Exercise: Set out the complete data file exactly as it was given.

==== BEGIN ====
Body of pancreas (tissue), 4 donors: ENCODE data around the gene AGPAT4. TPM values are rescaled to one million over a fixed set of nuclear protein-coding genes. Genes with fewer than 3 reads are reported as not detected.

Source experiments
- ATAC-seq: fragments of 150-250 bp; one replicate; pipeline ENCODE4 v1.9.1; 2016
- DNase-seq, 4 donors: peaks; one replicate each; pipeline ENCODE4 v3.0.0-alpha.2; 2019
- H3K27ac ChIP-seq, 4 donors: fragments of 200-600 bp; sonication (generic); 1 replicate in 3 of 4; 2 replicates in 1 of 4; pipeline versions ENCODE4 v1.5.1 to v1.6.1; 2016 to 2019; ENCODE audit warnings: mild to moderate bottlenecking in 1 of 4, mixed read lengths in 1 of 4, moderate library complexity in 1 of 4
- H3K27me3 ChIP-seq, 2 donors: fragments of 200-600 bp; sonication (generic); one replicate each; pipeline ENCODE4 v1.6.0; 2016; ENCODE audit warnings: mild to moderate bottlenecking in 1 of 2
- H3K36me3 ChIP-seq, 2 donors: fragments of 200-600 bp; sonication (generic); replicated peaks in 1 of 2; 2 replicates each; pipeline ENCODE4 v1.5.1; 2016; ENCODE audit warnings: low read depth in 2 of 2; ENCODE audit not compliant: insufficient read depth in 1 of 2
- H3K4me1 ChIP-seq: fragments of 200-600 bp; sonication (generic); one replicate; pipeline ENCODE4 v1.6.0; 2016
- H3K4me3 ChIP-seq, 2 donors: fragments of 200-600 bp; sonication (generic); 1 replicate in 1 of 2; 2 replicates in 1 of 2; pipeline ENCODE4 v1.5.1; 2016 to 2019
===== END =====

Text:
Body of pancreas (tissue), 4 donors: ENCODE data around the gene AGPAT4. TPM values are rescaled to one million over a fixed set of nuclear protein-coding genes. Genes with fewer than 3 reads are reported as not detected.

Source experiments
- ATAC-seq: fragments of 150-250 bp; one replicate; pipeline ENCODE4 v1.9.1; 2016
- DNase-seq, 4 donors: peaks; one replicate each; pipeline ENCODE4 v3.0.0-alpha.2; 2019
- H3K27ac ChIP-seq, 4 donors: fragments of 200-600 bp; sonication (generic); 1 replicate in 3 of 4; 2 replicates in 1 of 4; pipeline versions ENCODE4 v1.5.1 to v1.6.1; 2016 to 2019; ENCODE audit warnings: mild to moderate bottlenecking in 1 of 4, mixed read lengths in 1 of 4, moderate library complexity in 1 of 4
- H3K27me3 ChIP-seq, 2 donors: fragments of 200-600 bp; sonication (generic); one replicate each; pipeline ENCODE4 v1.6.0; 2016; ENCODE audit warnings: mild to moderate bottlenecking in 1 of 2
- H3K36me3 ChIP-seq, 2 donors: fragments of 200-600 bp; sonication (generic); replicated peaks in 1 of 2; 2 replicates each; pipeline ENCODE4 v1.5.1; 2016; ENCODE audit warnings: low read depth in 2 of 2; ENCODE audit not compliant: insufficient read depth in 1 of 2
- H3K4me1 ChIP-seq: fragments of 200-600 bp; sonication (generic); one replicate; pipeline ENCODE4 v1.6.0; 2016
- H3K4me3 ChIP-seq, 2 donors: fragments of 200-600 bp; sonication (generic); 1 replicate in 1 of 2; 2 replicates in 1 of 2; pipeline ENCODE4 v1.5.1; 2016 to 2019